Sunny Days and Scorpions

I gotta laugh while I sit here in shorts, the door open, and a fan going. South Florida is bracing for a drop in the temperature: weather people are predicting it may get as cold as 50 degrees tonight. Ha ha ha! Oh my...

The news Friday morning urged us to bring in our plants and pets. Then they flashed to the requisite clips of Miamians dashing about bundled up as if there were a foot of snow on the ground. I need to rush with this post so I can go wrap my pipes.

Moving on.

The Scorpions are as much a part of 80s metal as any band. Despite the glossiness of later power ballads such as “Wind of Change” and “Still Loving You,” at one time, the Scorps were arguably one of the most popular and hardest rocking German bands ever.

I’m going to briefly touch on the band’s roots because there are some interesting tidbits here. The original version of Scorpions came together in 1969, releasing their debut disk Lonesome Crow in 1972. During 1973, led by guitarist Michael Schenker, the band members began to defect to a band called Dawn Road. Eventually three of the five original Scorpions were in Dawn Road. Although original Dawn Road members still held the majority, they decided to change the band’s name to Scorpions because Scorpions had already released an album and had more name recognition. It was this combination that released Fly to the Rainbow in 1974.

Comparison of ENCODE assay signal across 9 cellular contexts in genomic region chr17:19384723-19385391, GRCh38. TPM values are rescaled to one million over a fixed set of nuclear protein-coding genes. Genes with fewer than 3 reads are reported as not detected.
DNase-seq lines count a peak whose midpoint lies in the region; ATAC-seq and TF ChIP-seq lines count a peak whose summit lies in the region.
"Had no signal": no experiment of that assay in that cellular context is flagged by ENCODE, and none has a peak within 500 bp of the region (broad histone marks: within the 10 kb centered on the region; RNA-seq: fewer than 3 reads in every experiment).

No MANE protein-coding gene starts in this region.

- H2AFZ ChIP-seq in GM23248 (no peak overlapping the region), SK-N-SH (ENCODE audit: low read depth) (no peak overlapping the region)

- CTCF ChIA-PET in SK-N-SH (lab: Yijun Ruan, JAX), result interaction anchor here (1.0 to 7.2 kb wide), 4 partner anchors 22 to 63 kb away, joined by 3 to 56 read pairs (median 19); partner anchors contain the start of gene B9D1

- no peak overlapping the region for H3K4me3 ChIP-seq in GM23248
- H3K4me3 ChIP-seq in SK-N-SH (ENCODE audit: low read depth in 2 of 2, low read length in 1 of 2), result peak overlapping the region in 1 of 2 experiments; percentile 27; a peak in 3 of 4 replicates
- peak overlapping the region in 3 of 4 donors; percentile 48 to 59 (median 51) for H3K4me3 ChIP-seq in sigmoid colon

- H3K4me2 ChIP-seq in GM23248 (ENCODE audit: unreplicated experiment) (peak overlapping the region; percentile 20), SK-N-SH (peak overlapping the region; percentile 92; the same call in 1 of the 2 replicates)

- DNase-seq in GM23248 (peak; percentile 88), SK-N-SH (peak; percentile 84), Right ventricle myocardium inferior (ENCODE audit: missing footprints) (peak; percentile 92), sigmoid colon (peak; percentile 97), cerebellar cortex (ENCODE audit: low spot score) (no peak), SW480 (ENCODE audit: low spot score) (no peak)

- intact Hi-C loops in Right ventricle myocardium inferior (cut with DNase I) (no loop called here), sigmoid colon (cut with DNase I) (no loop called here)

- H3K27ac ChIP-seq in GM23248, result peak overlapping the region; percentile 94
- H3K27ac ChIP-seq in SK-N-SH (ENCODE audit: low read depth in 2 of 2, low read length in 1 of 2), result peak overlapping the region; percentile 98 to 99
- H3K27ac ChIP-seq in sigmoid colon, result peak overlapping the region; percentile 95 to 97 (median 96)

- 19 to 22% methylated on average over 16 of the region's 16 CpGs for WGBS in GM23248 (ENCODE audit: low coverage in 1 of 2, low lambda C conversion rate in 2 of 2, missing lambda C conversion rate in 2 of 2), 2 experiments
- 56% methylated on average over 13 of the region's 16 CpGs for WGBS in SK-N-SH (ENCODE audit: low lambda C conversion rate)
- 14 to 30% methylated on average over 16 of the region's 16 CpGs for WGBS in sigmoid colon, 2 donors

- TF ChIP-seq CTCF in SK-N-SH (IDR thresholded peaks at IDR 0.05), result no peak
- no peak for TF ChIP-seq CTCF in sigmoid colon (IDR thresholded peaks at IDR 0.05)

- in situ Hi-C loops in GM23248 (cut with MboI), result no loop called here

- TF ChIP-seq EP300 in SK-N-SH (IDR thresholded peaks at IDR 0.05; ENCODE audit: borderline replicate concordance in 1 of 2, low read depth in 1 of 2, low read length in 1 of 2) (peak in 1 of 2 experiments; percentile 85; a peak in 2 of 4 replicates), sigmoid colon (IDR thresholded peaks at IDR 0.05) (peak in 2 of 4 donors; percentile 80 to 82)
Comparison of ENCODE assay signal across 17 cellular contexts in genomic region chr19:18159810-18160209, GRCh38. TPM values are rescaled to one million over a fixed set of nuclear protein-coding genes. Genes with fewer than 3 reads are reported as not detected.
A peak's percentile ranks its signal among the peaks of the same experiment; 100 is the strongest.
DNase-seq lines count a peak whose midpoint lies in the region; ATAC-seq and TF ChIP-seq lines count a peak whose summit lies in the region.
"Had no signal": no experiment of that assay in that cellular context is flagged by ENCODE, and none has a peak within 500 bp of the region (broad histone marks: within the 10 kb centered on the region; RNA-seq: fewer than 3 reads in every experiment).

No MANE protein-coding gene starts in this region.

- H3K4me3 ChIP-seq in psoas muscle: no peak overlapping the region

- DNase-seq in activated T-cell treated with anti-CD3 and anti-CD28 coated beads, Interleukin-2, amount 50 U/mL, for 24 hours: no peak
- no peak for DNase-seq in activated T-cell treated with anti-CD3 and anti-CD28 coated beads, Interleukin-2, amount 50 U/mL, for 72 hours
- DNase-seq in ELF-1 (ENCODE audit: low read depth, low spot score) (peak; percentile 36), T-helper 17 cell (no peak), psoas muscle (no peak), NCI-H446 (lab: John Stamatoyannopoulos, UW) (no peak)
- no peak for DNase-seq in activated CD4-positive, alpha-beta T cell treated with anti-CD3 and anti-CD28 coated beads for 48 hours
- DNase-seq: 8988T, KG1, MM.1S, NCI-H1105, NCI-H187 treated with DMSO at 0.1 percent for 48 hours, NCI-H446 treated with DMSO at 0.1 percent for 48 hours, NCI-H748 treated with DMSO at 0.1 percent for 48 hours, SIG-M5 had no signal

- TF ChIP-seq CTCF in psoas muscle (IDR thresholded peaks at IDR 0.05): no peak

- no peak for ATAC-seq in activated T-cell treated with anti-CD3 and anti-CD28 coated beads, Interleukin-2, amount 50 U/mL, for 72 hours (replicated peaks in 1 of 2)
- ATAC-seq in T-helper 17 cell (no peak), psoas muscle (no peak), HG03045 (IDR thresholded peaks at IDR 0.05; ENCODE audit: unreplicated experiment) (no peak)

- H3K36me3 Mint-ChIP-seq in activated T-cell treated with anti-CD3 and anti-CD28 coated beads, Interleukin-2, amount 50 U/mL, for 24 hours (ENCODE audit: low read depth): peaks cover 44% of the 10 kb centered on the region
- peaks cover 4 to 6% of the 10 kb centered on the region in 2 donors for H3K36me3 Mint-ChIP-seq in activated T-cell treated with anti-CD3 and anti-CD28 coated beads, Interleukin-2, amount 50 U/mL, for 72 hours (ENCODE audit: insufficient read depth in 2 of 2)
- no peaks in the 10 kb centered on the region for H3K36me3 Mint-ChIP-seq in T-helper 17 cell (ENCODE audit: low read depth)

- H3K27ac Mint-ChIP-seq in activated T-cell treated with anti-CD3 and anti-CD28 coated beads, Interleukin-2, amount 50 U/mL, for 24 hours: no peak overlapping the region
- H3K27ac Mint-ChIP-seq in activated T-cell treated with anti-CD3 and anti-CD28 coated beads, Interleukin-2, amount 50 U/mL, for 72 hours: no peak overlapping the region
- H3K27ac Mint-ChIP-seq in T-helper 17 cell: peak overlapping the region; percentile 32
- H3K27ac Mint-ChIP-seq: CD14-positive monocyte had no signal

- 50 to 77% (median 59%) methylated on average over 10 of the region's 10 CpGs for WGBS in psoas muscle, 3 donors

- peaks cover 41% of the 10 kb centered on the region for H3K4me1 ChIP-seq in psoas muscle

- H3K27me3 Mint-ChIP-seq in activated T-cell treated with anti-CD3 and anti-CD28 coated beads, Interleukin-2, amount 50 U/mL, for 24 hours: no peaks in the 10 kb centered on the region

I became a Scorpions fan sometime in the early 1980s, probably right around the time Blackout was released. I really liked their sound and dug back into the band’s catalog, unearthing gems such as Love Drive and, my favorite Scorps album, Animal Magnetism. I love that album so much, and it’s got such good memories for me, I may devote a future post just to it.

The songs I’ve got today come from the band’s third and fourth albums, In Trance and Virgin Killer. I pulled “Speedy’s Coming” from Best of Scorpions (released in 1978), although it was originally released on the Fly to the Rainbow album.

A note on the Virgin Killer album: The original pressing featured a naked prepubescent girl. Sleaze Roxx writes, “This cover is indeed in bad taste and the thought of someone enjoying it makes my skin crawl. The band has stated that the artwork was the brainchild of their record company, I guess they were using the ‘any publicity is good publicity’ theory in getting the Scorpions name out to the public - and it worked. This was the first of many Scorpions albums to get censored in America but thankfully the others weren't as crude.”

A site called Zonic Web voted Virgin Killer’s original cover as the worst album cover ever. An anonymous poster wrote that the cover ”goes beyond bad taste, poor judgment, and licentiousness. Two thumbs and ten toes down.”
(Google it - I ain’t gonna post it here! The FBI worries me more than the record industry.)

Speedy’s Coming.mp3 from Greatest Hits 1978
Robot Man.mp3 from In Trance 1975
In Trance.mp3 from In Trance 1975
Catch Your Train.mp3 from Virgin Killer 1976
Virgin Killer.mp3 from Virgin Killer 1976


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